We’ve discovered the heaviest element in an exoplanet’s atmosphere – it’s weird

Discovered less than 10 years ago, the two exoplanets WASP-76 b and WASP-121 b continue to amaze astronomers even today. This time it’s their atmosphere that holds an element that shouldn’t be there, especially at high altitude.

This is a discovery that is as unexpected as it is spectacular. It was announced on October 13, 2022 and published in the journal Astronomy and astrophysics. Unexpected, because the discovery by astronomers of two exoplanets (WASP-76 b and WASP-121 b) is a stroke of luck. Spectacular because these two worlds are located 640 and 850 light years from Earth. They were scanned by the Very Large Telescope of the European Southern Observatory, based in Chile.

But why is there barium there?

It was on this occasion that astronomers discovered an unusual element which is not supposed to be permanent in the highest layers of the atmosphere. This surprising substance is barium. They are found on Earth, also occasionally in the atmosphere. It is referred to in the periodic table of elements as an alkaline earth metal.

In this case, the detection of barium in the atmosphere of an exoplanet is one thing. Finding her very high…” in the upper layers », the researchers note – is another. Barium is a heavy element, two and a half times heavier than iron. So it should fall back” quickly in the lower layers, especially considering the gravity of the exoplanets.

WASP-76b and WASP-121b are huge. They approach the size of Jupiter, the largest planet in the solar system, which is large enough to contain 1,300 times the size of planet Earth. Within Jupiter, gravity is approximately 2.5 times that of Earth. A person weighing 70 kg on Earth would reach a weight of about 175 kg there.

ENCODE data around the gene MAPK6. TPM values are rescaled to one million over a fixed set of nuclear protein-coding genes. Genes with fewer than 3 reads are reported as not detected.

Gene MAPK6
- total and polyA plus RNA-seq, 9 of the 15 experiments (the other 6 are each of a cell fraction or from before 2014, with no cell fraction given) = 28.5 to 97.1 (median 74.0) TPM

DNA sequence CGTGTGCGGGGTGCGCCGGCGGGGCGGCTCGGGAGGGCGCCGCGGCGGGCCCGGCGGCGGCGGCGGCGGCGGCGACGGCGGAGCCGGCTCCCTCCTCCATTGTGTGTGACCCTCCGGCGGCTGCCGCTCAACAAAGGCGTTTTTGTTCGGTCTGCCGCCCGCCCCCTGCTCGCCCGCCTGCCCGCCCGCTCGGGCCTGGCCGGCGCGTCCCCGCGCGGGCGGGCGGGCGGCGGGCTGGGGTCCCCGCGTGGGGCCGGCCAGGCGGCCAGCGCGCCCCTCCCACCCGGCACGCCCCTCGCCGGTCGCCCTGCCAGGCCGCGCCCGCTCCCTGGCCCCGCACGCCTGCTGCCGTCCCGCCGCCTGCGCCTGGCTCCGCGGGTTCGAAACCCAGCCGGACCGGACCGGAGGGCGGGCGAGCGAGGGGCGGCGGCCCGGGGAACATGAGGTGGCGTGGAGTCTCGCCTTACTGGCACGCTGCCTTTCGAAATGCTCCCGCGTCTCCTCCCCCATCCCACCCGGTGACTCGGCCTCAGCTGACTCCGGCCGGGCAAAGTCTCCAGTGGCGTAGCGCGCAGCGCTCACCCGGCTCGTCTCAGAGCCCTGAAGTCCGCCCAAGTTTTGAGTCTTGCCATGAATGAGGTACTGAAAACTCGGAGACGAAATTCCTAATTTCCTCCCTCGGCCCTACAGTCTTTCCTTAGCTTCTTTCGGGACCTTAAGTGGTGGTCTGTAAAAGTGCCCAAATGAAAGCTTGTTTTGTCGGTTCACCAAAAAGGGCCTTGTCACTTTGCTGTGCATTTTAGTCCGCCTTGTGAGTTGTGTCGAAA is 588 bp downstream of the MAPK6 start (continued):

Gases like Jupiter, WASP-76b and WASP-121b have a surface temperature that this time has nothing to do. While Jupiter fluctuates between -161 and -108°C on Earth, which freezes, the two exoplanets are real ovens: more than 1,000°C. The reason is very simple: they are both very close to their star, to the point that an orbit lasts only one or two days.

Ultra-hot Jupiter near your region. Or hundreds of light years away. // Source: ESO

Do the properties of these exoplanets — which are categorized as “ultra-hot Jupiters” — play a role in keeping the barium high? Why were they only found there? For the European Southern Observatory, these recent findings are likely to make this class of exoplanets ” even stranger than we thought “. Strange, it is the case to say so: one supposes rain of iron on WASP-76 b. That is, the extreme conditions.

It is already the Very Large Telescope (or VLO, for Very Large Telescope), which was at work in 2020 to characterize these showers of metal. Their discovery, on the other hand, is in honor of the SuperWASP project (for Wide Angle Search for Planets). One was seen in the constellation Pisces, the other Canis Major, respectively in 2013 and 2015. So far we can only spot them in our galaxy.

The extreme distance of these planets – it must be remembered that the photons that make up light take hundreds of years to reach Earth, whereas they already travel at almost 300,000 km/s in a vacuum, and that there is nothing faster – makes it difficult to observe these distant worlds. But future instruments are planned.

With future instruments, […] astronomers will be able to study the atmospheres of large and small exoplanets, including the atmospheres of rocky Earth-like planets, much more thoroughly and collect more clues about the nature of these strange worlds “, enthused the astronomers. Because at the moment we don’t only scratch the surface of the mysteries of exoplanets “.


Exoplanets of the TRAPPIST-1 system.  // Source: NASA's Goddard Space Flight Center

All about this fascinating celestial object, the exoplanet

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